Commentary to the 5th Sunday in Ordinary Time (A)
How could one become salt and light?
“Today, there is no more faith. Once there was so much.”
How do you measure faith? Referring to statistics, do you count how many are those who participate in Sunday Mass, receive the sacraments, marry in the church, send their children to catechism? Is it perhaps assessed by the imposing crowds involved in ecclesial gatherings? How does one know when it increases and decreases? Is it in solemn celebrations, attentive to the minute details and executed flawlessly, that Christians appear to be the salt of the earth and light of the world?
A wonderful parable of Jesus (Mt 25:31-46) reveals how God’s way of evaluating is different from ours. Instead of paying attention to religious practices, loyalty to the traditions, the scrupulous observance of rites, God is interested in concrete adhesion to his plan of love for people. Those who share their bread with the hungry and water with the thirsty, who dress the naked and house the homeless, assist the sick and defend those who suffer injustice shine in the world as beautiful rays of God’s light.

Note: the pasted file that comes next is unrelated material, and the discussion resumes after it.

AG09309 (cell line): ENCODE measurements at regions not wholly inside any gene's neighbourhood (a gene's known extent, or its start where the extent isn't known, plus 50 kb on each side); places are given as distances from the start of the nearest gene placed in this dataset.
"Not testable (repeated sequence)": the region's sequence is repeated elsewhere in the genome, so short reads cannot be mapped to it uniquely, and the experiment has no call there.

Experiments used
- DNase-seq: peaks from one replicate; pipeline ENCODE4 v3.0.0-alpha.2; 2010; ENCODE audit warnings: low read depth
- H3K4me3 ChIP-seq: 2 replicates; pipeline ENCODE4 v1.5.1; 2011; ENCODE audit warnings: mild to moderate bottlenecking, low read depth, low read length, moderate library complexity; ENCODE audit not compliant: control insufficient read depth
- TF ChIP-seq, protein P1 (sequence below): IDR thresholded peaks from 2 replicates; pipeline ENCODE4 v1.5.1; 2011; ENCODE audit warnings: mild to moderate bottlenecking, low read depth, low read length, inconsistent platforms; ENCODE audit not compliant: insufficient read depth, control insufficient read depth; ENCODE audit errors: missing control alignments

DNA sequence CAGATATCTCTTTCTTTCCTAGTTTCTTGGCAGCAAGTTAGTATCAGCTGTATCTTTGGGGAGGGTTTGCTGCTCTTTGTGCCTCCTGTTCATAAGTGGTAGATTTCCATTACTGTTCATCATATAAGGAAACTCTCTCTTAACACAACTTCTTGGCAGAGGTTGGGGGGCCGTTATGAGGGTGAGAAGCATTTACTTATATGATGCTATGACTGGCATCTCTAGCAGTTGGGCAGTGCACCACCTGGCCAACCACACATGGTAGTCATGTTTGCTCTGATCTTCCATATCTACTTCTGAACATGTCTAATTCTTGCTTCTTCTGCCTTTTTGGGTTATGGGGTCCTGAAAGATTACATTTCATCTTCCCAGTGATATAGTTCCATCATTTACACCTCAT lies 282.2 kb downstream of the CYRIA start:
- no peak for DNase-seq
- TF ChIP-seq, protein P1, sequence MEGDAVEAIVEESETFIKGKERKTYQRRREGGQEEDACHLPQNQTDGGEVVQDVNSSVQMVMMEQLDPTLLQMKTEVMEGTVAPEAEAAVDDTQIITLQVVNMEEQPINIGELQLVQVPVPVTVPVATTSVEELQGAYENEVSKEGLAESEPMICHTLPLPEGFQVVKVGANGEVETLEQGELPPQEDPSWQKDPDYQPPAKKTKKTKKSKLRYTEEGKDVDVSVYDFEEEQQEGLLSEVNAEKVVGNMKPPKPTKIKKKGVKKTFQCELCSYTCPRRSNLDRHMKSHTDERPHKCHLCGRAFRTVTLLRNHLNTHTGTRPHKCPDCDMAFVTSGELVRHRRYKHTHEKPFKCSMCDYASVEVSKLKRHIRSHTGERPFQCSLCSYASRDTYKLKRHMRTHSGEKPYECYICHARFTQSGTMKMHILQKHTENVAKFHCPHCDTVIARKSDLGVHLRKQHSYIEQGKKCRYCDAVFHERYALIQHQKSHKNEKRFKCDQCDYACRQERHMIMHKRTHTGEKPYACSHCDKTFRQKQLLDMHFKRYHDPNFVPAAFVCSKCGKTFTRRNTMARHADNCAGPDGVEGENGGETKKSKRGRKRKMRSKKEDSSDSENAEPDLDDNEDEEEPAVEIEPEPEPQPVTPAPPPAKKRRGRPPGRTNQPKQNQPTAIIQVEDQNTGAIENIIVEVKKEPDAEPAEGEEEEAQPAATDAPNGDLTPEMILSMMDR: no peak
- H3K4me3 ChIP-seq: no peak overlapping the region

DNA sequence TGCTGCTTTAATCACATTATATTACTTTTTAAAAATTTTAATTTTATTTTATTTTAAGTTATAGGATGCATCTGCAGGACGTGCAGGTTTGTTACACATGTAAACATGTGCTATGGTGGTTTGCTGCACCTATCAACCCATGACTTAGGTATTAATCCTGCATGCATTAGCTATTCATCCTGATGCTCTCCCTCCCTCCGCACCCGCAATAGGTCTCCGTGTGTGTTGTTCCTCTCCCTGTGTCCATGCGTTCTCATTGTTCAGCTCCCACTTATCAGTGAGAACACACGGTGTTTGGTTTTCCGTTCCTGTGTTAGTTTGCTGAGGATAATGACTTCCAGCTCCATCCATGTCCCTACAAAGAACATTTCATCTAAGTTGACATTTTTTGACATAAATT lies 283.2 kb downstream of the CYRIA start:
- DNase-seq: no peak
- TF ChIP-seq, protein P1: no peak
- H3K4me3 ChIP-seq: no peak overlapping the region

The criteria are clear and yet many continue to reduce their relationship with God to a scrupulous fulfillment of religious practices. One day, this could prove to be a tragic illusion. Only the life of the righteous, that of one who believes in the beatitudes proposed by Jesus, is “like the light of dawn: it grows in splendor until noon” (Prov 4:18).
To internalize the message, we repeat:
“He is light who breaks the bread with the hungry, welcomes the homeless in the house, dresses the naked, frees the oppressed.”
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